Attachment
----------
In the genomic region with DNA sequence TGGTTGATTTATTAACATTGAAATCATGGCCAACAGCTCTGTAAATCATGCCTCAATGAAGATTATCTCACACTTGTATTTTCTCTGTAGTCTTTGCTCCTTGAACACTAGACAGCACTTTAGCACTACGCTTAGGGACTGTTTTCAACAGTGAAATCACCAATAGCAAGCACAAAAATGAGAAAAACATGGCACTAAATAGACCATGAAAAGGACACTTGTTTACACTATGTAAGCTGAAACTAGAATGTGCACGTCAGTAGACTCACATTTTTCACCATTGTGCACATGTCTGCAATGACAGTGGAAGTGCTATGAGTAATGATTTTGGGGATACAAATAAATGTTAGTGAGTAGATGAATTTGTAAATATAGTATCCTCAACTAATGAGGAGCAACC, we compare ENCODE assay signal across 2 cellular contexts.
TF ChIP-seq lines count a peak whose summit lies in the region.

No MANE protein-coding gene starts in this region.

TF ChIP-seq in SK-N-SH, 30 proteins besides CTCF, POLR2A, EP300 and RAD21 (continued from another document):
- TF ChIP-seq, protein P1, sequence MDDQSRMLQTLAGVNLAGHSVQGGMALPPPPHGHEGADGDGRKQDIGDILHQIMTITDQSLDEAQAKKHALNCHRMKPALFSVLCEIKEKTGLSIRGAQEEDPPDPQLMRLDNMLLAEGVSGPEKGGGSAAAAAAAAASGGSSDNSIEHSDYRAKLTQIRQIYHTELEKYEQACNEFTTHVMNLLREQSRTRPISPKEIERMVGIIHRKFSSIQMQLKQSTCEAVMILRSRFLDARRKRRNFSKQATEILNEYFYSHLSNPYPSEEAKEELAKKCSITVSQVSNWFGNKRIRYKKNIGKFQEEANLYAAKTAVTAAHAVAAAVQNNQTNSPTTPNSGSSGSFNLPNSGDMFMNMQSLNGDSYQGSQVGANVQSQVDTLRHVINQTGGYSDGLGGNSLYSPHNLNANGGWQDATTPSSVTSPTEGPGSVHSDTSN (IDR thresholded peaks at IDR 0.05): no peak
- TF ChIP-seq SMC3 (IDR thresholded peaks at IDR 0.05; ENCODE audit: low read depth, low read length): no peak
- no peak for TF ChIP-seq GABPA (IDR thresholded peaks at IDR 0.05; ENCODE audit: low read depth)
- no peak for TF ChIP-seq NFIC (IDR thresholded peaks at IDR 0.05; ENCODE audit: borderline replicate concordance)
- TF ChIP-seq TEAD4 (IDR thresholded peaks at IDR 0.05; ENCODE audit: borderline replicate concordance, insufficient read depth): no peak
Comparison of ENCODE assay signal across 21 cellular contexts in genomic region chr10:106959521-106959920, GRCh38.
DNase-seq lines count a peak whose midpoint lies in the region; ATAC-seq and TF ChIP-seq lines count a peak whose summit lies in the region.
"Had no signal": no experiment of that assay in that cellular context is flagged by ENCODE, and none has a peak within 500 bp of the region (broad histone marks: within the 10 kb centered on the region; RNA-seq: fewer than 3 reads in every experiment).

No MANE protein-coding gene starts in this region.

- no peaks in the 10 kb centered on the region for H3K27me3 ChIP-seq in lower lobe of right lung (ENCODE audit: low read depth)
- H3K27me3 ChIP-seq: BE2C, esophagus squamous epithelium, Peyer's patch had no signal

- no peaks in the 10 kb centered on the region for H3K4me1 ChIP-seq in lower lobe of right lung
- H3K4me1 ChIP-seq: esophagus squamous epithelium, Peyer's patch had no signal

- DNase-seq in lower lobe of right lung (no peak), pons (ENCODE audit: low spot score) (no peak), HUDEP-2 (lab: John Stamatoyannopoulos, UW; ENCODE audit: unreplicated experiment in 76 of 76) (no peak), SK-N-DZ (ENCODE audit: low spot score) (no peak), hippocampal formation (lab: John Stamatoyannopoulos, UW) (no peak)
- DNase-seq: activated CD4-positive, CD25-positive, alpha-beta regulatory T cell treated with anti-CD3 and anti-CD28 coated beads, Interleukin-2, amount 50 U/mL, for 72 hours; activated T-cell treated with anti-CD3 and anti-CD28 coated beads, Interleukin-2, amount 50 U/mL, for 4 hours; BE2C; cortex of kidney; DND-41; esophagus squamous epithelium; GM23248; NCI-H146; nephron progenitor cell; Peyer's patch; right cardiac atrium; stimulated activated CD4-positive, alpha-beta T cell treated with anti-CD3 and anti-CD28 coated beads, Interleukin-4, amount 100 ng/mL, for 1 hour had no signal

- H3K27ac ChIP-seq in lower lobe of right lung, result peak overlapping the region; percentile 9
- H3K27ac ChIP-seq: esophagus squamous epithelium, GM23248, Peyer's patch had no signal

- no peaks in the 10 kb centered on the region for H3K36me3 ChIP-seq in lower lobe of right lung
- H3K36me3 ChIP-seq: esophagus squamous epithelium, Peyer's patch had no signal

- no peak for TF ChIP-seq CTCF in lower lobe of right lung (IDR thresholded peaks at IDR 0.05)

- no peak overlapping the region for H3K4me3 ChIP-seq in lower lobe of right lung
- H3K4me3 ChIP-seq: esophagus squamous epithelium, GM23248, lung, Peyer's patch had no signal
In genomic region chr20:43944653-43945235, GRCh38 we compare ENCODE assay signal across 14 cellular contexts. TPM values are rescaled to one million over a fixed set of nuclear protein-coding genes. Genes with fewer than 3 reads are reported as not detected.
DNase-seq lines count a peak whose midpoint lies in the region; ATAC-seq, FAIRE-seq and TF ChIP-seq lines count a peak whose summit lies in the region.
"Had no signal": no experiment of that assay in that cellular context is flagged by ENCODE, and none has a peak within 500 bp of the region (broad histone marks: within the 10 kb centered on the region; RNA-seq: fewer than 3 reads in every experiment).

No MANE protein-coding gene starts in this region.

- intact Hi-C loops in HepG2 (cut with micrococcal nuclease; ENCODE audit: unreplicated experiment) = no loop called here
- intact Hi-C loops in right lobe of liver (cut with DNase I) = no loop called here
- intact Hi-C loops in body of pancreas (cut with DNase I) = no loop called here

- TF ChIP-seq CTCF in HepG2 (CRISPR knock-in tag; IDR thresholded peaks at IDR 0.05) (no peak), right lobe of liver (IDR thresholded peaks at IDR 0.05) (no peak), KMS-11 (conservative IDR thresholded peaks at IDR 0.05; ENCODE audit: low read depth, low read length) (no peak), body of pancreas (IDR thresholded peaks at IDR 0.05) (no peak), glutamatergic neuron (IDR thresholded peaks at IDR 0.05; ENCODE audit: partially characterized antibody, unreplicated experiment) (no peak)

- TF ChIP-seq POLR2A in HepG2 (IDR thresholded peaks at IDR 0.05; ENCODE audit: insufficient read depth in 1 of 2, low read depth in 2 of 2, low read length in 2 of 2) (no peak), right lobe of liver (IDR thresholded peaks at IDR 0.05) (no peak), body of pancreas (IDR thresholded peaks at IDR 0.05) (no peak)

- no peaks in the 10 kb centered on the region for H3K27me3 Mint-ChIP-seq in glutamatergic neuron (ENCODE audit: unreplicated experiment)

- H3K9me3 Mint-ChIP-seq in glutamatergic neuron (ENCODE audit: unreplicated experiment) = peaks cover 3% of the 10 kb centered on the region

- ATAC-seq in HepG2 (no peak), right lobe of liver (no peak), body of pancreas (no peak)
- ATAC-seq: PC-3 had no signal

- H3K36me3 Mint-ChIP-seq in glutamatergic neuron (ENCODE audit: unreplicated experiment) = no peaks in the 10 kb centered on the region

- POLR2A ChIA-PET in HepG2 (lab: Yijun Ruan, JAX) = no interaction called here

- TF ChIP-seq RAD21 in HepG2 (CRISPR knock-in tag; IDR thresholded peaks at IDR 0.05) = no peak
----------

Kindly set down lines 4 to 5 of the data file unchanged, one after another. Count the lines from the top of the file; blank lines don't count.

TF ChIP-seq in SK-N-SH, 30 proteins besides CTCF, POLR2A, EP300 and RAD21 (continued from another document):
- TF ChIP-seq, protein P1, sequence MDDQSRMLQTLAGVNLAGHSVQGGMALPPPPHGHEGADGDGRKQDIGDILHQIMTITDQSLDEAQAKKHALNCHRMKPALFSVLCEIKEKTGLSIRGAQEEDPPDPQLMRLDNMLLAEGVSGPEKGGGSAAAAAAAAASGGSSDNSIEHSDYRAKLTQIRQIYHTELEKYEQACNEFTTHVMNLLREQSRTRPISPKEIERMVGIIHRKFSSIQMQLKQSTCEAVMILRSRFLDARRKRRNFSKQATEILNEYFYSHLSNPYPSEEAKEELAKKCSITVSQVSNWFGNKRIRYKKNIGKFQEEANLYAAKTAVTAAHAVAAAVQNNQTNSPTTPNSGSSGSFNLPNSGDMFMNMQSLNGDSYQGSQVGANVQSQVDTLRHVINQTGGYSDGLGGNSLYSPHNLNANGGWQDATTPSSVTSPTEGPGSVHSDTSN (IDR thresholded peaks at IDR 0.05): no peak